This week’s tumult in the U.K. has spurred a lot of speculation about the causes of that social unrest, and about the prospects that London-like destruction and looting will spread to other wealthy countries as their governments try to lower their debt burdens and balance their budgets. The single best piece of scholarly analysis I’ve seen on this topic so far suggests that people are right to be worried. In a Centre for Economic Policy Research discussion paper posted just this month, Jacopo Ponticelli and Hans-Joachim Voth, of the Department of Economics at Barcelona’s Universitat Pompeu Fabra, write:
Does fiscal consolidation lead to social unrest? From the end of the Weimar Republic in Germany in the 1930s to anti-government demonstrations in Greece in 2010-11, austerity has tended to go hand in hand with politically motivated violence and social instability. In this paper, we assemble cross-country evidence for the period 1919 to the present, and examine the extent to which societies become unstable after budget cuts. The results show a clear positive correlation between fiscal retrenchment and instability. We test if the relationship simply reflects economic downturns, and conclude that this is not the key factor.
You can find a PDF of the whole paper here, and thanks are due to Erica Chenoweth for pointing it out to me. I was especially impressed that the results held when the authors used very detailed data on social unrest–from Ron Francisco’s excellent European Protest and Coercion Data (link)–that allowed them to look specifically at protests making claims about austerity measures. The global data set from which the authors derive their primary measure of unrest–the Cross-National Time-Series Data Archive, otherwise known as the Banks data set (link)–is widely used to observe social and political instability, but scholars often hold their noses as they use it because it relies exclusively on the New York Times and is not entirely transparent about how it identifies relevant events from news articles.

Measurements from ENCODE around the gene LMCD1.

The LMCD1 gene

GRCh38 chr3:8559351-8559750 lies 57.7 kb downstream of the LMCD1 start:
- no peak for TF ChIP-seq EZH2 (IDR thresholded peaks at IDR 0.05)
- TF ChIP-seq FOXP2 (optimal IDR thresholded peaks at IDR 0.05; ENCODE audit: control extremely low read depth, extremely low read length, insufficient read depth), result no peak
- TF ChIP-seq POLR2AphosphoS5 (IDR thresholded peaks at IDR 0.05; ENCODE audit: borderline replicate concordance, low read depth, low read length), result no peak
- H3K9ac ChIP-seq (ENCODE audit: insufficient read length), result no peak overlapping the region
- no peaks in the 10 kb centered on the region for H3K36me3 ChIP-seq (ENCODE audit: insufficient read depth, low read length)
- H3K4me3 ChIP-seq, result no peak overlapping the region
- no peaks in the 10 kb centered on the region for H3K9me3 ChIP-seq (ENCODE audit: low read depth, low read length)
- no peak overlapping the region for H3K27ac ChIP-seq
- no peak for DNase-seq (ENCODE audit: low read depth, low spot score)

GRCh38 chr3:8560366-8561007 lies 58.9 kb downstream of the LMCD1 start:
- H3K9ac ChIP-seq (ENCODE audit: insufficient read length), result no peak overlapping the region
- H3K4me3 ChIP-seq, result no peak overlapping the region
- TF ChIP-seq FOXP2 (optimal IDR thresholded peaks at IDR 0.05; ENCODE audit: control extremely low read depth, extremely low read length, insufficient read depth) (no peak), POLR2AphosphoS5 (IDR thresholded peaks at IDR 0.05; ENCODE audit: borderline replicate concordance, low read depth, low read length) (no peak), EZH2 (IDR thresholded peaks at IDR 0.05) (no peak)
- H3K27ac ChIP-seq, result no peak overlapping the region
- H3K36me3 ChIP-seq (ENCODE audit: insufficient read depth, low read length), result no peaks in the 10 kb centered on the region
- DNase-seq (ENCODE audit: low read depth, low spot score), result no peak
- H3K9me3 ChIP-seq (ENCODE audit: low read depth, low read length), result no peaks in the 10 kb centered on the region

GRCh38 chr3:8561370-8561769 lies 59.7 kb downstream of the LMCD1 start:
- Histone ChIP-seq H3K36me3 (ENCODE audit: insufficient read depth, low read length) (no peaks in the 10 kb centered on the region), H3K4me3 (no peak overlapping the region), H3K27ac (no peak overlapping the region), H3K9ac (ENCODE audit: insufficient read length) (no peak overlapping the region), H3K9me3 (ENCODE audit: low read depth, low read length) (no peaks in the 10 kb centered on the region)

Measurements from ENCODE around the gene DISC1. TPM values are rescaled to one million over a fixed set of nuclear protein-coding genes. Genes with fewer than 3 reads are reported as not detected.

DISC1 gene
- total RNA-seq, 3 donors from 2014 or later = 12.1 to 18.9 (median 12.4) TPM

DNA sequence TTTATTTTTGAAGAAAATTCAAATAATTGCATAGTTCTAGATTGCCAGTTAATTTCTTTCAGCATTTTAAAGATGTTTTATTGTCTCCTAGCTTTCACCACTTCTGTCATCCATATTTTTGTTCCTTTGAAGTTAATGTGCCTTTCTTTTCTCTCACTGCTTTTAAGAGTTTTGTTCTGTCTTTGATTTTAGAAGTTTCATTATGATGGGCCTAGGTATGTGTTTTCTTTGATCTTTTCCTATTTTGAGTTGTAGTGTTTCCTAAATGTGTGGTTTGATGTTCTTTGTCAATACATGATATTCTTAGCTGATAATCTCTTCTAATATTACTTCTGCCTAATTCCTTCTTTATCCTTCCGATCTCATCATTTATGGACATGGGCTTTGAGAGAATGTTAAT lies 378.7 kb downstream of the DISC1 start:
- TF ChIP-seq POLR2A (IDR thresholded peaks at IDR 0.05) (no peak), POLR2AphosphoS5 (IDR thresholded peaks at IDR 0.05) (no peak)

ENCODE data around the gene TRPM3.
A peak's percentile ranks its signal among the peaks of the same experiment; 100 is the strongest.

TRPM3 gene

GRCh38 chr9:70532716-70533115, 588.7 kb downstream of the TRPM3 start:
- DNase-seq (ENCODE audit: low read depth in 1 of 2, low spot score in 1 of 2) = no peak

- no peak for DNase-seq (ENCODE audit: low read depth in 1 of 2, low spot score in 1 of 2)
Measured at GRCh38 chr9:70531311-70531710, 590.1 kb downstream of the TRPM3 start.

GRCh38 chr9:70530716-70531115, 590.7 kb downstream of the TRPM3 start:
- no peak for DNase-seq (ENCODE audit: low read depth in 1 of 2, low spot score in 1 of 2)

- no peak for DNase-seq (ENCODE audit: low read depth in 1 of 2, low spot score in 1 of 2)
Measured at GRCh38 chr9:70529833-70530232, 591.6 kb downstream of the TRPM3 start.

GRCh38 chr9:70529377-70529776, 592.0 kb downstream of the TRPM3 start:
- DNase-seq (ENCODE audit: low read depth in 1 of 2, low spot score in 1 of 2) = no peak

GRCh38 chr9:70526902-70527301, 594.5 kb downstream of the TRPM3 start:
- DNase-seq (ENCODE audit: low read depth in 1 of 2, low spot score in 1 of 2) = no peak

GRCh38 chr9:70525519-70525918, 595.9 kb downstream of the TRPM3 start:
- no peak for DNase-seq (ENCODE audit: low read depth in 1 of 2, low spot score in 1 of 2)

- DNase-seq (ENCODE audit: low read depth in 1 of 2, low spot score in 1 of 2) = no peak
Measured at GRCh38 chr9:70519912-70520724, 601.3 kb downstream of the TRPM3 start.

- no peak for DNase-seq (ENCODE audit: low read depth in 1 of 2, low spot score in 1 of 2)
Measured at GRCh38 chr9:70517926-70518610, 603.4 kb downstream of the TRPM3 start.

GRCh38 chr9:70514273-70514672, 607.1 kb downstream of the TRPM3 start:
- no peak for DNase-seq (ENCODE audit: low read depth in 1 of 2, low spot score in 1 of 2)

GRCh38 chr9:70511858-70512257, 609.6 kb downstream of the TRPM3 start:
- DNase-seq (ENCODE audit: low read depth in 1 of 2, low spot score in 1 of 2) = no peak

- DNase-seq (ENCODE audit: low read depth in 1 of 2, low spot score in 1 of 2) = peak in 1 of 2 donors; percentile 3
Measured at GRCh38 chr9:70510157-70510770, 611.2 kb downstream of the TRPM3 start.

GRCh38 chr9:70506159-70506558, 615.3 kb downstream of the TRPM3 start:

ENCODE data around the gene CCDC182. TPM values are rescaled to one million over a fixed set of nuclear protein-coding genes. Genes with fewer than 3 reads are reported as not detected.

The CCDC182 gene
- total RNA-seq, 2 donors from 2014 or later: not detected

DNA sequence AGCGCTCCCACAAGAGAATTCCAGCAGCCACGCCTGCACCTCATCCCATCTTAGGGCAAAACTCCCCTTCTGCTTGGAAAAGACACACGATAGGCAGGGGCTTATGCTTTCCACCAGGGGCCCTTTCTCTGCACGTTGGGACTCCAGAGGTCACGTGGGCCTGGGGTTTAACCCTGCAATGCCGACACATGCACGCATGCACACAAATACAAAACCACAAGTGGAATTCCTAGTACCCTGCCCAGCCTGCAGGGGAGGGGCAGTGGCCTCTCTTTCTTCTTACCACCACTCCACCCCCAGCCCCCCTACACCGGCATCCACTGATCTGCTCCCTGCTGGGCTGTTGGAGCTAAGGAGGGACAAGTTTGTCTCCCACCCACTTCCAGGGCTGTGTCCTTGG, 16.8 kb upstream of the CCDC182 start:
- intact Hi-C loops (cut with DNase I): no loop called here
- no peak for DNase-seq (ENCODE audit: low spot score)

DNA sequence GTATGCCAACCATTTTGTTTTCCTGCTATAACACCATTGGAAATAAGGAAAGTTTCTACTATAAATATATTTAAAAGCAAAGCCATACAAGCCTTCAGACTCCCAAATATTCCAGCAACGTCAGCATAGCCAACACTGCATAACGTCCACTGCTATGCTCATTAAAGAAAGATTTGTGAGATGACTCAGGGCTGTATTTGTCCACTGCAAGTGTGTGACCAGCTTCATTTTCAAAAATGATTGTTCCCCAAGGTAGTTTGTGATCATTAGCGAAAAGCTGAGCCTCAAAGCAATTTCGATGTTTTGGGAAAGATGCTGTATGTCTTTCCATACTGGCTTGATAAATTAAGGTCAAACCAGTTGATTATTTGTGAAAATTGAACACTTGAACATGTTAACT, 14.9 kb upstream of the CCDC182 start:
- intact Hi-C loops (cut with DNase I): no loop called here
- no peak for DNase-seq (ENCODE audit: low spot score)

Now, back to the substance. As I noted at the start, these results mean that we can expect to see social unrest increase in the United States and Europe as governments cut spending in response to markets’ and lenders’ concerns about their mounting debt burdens. That’s hardly surprising, but I think it’s still useful to confirm that those expectations have a sound evidentiary basis.
Might this prolonged economic malaise lead to new civil wars, coup attempts, and regime changes? Statistical analysis I did a couple of years ago in collaboration with Patrick Brandt for the U.S. government-funded Political Instability Task Force suggests a weaker connection between slow economic growth and these other forms of political instability than is widely assumed. Our research looked only at the effects of economic growth rates, not changes in government spending. Still, I think the results are relevant to the current conversation. From our paper (which somehow got dropped from SSRN in a recent overhaul of that site but has now been reposted, here):
Consistent with conventional assumptions, we find that social unrest and civil violence are more likely to occur and democratic regimes are more susceptible to coup attempts around periods of slow economic growth. At the same time, our analysis shows no significant relationship between variation in growth and the risk of civil-war onset, and results from our analysis of regime changes contradict the widely accepted claim that economic crises cause transitions from autocracy to democracy.
If this analysis is correct, then we should not expect the global economic malaise of the moment to propel an unusually large wave of new civil wars and regime changes. Our modeling suggests that the risk of coup attempts is rising in democracies suffering economic slowdowns, but the baseline risk in wealthy democracies is so low to start that this increase is substantively negligible in much of the West–assuming, of course, that the near future bears some resemblance to the past few decades.
As a source of social disturbances, rising food prices may be particularly inflammatory. In a recent working paper that analyzes monthly data from 1990 through early 2011, Duke University professor Marc Bellmare finds that food-price rises are associated with increases in political unrest. Another working paper focused on North Africa and the Middle East concludes that waves of unrest in 2008 and 2011 were caused, at least in part, by large peaks in global food prices.